The Crossrail project has been busy applying for thirty year access rights (what they call TAO) to make sure its services can run on existing lines. The Office of Rail Regulation has published its draft decision:
we should approve a TAO; [however] the parties’ proposed TAO should be modified to contain rights to two fewer paths per hour in each direction at weekends and in periods other than the peak, shoulder peak and service start and end periods on weekdays;That upshot is that during the daytime and at weekends they only have rights to run six trains per hour west of Paddington - probably four to Heathrow and two to Maidenhead. On the Shenfield branch, they've only been awarded rights for six trains an hour rather than the eight requested. Peak services are unaffected.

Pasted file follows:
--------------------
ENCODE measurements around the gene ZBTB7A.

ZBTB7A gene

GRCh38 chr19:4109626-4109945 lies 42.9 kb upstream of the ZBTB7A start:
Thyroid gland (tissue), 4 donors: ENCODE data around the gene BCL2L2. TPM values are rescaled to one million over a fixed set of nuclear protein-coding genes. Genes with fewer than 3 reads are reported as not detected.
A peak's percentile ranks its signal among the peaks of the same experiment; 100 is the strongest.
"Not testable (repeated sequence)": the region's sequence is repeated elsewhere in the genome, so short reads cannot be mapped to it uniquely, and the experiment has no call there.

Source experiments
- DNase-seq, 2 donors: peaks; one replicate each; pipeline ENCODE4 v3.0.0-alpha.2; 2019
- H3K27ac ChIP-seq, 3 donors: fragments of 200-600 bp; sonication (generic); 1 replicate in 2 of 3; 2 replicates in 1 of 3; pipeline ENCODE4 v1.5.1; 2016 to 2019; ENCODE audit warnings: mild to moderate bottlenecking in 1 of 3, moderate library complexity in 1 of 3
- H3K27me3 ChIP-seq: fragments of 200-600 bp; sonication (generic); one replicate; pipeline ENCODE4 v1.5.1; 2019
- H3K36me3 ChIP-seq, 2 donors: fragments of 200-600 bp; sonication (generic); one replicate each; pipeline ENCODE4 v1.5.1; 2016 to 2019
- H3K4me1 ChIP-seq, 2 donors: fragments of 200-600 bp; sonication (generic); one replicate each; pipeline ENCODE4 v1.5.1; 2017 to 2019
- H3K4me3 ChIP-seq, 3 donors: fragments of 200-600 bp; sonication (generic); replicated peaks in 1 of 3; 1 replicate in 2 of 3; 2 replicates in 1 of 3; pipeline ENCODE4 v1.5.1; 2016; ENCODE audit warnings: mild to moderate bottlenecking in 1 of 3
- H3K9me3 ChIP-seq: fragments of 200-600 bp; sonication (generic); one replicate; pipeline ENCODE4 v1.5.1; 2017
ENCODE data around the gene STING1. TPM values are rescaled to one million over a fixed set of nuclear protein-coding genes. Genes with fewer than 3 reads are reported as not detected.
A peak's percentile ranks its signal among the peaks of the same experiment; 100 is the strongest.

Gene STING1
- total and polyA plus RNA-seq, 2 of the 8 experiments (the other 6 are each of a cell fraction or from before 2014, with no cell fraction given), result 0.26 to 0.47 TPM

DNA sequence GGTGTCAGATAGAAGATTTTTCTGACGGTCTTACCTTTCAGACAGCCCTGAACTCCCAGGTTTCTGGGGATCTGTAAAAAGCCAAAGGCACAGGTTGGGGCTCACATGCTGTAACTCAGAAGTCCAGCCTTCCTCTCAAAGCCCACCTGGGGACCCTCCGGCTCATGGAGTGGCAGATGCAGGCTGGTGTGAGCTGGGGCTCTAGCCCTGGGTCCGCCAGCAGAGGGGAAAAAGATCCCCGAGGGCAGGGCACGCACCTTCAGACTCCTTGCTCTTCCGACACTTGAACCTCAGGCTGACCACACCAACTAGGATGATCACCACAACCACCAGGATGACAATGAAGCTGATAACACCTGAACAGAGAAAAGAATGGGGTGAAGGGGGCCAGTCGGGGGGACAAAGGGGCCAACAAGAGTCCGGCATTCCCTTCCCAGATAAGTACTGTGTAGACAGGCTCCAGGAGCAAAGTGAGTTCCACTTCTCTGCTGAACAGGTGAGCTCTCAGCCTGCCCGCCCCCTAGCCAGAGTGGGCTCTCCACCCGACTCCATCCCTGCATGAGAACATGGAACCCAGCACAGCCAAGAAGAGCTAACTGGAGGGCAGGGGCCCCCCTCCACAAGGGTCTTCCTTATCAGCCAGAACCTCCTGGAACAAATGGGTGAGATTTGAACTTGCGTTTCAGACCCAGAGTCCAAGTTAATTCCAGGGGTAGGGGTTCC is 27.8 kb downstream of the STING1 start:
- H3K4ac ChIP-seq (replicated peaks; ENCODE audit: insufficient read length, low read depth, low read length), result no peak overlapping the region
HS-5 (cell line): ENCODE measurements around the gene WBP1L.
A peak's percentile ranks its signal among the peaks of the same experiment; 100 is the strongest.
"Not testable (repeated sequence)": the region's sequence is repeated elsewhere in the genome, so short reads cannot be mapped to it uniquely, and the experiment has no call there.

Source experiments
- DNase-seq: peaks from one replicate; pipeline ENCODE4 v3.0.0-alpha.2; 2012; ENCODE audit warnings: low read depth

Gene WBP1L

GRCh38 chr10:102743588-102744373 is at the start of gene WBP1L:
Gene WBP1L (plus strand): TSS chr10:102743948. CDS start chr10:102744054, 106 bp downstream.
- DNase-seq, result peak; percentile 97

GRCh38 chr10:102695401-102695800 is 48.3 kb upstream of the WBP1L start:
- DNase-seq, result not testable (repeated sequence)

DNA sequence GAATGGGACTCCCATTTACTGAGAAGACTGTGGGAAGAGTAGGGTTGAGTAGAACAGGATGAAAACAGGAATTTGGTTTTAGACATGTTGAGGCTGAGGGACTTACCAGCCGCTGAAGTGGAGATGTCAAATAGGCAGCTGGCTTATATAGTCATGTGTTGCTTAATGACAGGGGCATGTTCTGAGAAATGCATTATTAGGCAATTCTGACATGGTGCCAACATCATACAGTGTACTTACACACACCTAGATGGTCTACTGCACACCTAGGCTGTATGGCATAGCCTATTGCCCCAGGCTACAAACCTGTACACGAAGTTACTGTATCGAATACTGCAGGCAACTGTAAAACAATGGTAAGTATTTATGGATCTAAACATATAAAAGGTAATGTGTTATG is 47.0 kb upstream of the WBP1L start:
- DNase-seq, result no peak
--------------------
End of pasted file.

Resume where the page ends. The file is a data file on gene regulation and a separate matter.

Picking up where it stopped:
The decision only determines what trains Crossrail has guaranteed long term rights to run. The regulator thinks it's unwise to award them the full set now, in case demand for freight or other passenger services becomes more pressing. If it doesn't, it's entirely possible they'll still be able to run all the trains they asked to, and they have at least 10 years to argue their case.
If you haven't seen the application documents before, they contain all sorts of juicy details like the proposed track layout (west, central and east) and the service frequencies and stopping patterns. West of Paddington it's expected all trains will skip at least one of Acton, Southall, Hanwell and West Ealing; and there'll be half-hourly non-Crossrail diesel trains that skip many more stations, mainly to provide a decent service to Maidenhead and Twyford. The latter are unaffected by the rights decision, so Maidenhead will have a total of four trains per hour to London off peak.
[via Transport Briefing]